• He did not regret his friendship with Epstein because of “the opportunities I was given to learn” from him about trade and business

Pathologist Says Jeffrey Epstein Was Strangled to Death!

H15 jeffrey epstein pathologist strangled to death homocide

A forensic pathologist hired by the brother of Jeffrey Epstein says the injuries that killed the multimillionaire sex abuser were consistent with strangulation — not a death by suicide, as a New York medical examiner reported. Dr. Michael Baden says a broken bone in Epstein’s neck is “extremely unusual in suicidal hangings and could occur much more commonly in homicidal strangulation.” Epstein was found dead in his Manhattan jail cell in August as he awaited trial on federal sex trafficking charges. Epstein once counted President Trump and former President Bill Clinton among his high-profile friends.

US: Feds launch investigation into Jeffrey Epstein’s death

US attorney general says financier’s apparent suicide while in federal custody raises ‘serious concerns’.

US Attorney General William Barr has launched an investigation into Jeffrey Epstein's death [Shannon Stapleton/Reuters]
US Attorney General William Barr has launched an investigation into Jeffrey Epstein’s death [Shannon Stapleton/Reuters]

Federal authorities will investigate how Jeffrey Epstein, a well-connected financier accused of orchestrating a sex trafficking ring that preyed on underage girls, was able to apparently commit suicide in federal custody, the United States attorney general has said.

The FBI and the Department of Justice’s inspector general’s office will conduct the investigation, US Attorney General William Barr said, hours after Epstein was found unresponsive in the Metropolitan Correctional Centre in Manhattan on Saturday.

Barr said he was “appalled” that the apparent suicide happened while Epstein was in federal custody on charges of sex trafficking and conspiracy.

“Mr. Epstein’s death raises serious questions that must be answered,” he said in a statement.

The investigation into the sex trafficking and conspiracy charges against the 66-year-old will continue despite his death, the federal attorney in charge of the probe also said on Saturday.

The inquiry could still ensnare others involved in the alleged crime, the official said.

Death in custody

The suicide has raised questions over prison authorities’ oversight of Epstein, who had been kept in a special area reserved for high-profile inmates.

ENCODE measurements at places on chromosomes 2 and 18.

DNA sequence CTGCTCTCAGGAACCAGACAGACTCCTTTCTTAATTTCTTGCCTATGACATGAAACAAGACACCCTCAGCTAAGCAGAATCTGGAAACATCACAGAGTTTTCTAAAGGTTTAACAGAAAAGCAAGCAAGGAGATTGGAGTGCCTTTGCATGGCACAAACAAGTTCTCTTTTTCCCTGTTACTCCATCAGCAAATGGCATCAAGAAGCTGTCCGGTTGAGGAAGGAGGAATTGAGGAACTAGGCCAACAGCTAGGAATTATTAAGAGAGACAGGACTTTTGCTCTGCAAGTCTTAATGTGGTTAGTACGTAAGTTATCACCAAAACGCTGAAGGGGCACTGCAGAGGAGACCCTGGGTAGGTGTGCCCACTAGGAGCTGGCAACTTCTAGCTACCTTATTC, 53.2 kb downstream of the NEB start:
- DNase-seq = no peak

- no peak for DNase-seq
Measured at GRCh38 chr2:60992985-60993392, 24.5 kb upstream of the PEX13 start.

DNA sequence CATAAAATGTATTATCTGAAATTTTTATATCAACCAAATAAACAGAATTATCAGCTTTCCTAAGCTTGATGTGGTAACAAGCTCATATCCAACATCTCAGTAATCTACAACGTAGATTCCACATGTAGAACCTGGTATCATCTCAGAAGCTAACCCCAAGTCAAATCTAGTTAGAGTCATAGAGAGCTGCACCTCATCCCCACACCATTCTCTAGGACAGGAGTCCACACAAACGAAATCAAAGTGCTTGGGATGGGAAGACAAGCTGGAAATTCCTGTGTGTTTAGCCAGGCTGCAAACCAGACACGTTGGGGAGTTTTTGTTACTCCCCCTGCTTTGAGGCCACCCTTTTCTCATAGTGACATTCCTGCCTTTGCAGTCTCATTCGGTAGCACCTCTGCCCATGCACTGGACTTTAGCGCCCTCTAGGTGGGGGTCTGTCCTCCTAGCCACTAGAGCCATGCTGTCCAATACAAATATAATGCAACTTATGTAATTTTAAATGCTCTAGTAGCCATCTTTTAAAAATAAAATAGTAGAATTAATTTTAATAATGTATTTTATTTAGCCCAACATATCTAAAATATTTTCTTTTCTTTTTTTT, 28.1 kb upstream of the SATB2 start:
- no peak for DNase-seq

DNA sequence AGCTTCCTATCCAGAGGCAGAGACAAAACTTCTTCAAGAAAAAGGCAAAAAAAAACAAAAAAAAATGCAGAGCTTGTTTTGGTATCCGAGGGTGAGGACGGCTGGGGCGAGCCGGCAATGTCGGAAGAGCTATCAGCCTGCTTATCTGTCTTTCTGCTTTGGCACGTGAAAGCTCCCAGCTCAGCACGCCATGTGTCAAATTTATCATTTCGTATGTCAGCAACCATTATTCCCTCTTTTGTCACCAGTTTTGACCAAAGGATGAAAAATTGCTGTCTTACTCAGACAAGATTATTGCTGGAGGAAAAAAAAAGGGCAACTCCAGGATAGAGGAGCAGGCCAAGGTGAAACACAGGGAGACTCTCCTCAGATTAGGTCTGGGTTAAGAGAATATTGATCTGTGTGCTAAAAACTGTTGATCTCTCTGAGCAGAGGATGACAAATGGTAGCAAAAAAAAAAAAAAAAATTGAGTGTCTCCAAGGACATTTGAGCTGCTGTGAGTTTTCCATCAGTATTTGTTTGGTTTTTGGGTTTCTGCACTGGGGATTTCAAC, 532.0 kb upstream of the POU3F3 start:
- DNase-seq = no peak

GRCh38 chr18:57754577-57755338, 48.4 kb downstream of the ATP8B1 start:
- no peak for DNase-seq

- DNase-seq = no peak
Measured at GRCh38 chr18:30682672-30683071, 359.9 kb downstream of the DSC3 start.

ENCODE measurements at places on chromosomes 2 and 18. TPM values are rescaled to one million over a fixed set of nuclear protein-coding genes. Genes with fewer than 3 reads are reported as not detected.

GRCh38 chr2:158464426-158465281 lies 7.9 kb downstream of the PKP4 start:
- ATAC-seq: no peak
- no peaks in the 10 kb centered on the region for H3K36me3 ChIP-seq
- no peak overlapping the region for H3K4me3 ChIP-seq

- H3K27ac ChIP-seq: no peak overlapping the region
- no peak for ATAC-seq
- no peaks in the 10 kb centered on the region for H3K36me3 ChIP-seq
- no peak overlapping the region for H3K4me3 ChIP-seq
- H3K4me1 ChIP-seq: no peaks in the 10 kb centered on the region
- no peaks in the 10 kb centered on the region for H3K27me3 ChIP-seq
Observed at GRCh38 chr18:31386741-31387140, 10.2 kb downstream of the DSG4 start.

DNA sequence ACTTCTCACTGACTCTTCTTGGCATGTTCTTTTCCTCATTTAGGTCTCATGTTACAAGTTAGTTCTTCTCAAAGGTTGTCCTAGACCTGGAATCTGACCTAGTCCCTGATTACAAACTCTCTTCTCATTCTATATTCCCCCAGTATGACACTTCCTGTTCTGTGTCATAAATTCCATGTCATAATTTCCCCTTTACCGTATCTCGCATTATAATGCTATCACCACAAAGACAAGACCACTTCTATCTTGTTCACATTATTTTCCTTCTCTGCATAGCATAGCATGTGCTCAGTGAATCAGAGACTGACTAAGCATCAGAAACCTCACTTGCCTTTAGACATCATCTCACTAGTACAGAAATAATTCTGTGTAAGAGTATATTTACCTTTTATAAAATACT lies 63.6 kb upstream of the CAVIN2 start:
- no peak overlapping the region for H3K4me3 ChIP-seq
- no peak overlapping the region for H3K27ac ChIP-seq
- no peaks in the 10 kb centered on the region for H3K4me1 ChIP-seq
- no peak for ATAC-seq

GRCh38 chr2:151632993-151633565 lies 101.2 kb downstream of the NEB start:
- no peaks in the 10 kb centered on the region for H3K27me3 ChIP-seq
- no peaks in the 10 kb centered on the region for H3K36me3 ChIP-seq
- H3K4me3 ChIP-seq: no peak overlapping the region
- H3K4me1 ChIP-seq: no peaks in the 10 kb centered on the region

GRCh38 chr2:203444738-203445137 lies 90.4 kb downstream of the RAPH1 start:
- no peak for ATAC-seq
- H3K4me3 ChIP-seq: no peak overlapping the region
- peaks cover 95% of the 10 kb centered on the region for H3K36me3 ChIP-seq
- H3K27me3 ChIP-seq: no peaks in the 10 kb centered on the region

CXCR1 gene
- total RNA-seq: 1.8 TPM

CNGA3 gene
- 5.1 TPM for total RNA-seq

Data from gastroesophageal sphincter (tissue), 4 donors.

Epstein had been placed on suicide watch and given daily psychiatric evaluations after an incident in July in which he was found with bruising on his neck, according to local media. It had not been confirmed whether the injury was self-inflicted or the result of an assault.

He was taken off the watch at the end of July and was not being monitored at the time of his death, the reports said.

Authorities took Epstein into custody on July 6 and he pleaded not guilty to charges of sex trafficking that allegedly ensnared dozens of underage girls, some as young as 14.

The alleged offences took place in his homes in Manhattan, New York and Palm Beach, Florida, between 2002 and 2005, according to prosecutors. If convicted, he faced up to 45 years in prison.

Epstein had previously lived a lavish lifestyle, often socialising with powerful people, including princes and US presidents. His arrest had put a spotlight on those relationships.

His most recent arrest also drew scrutiny to a 2008 deal that allowed Epstein to plead guilty to soliciting a minor for prostitution in Florida, while avoiding more serious federal charges.

The outcry led Alex Acosta, the then-US labour secretary who as a federal prosecutor helped Epstein negotiate the deal, to resign.

‘Heads must roll’

Accusers and elected officials expressed dismay that Epstein’s suicide allowed him to escape justice. They hoped the investigation would capture others involved in the alleged crimes.

Virginia Giuffre, an Epstein accuser who had filed a since-settled lawsuit against the financier’s former girlfriend, told the New York Times she was grateful Epstein will never harm anyone again, but was angry that there would be no chance to see him answer for his conduct.

“We’ve worked so hard to get here, and he stole that from us,” she told the newspaper.

Accuser Jennifer Araoz, in a statement, said that Epstein’s alleged victims will “have to live with the scars of his actions for the rest of our lives”.

Brad Edwards, a Florida lawyer for nearly two dozen other accusers, said that “this is not the ending anyone was looking for”.

“The victims deserved to see Epstein held accountable, and he owed it to everyone he hurt to accept responsibility for all of the pain he caused,” Edwards said in a statement.

Nebraska Senator Ben Sasse, a Republican member of the Senate Judiciary Committee, in a letter to Barr on Saturday, said that “heads must roll” after the incident.

“Every single person in the Justice Department … knew that this man was a suicide risk, and that his dark secrets couldn’t be allowed to die with him,” Sasse wrote.

SOURCE: NEWS AGENCIES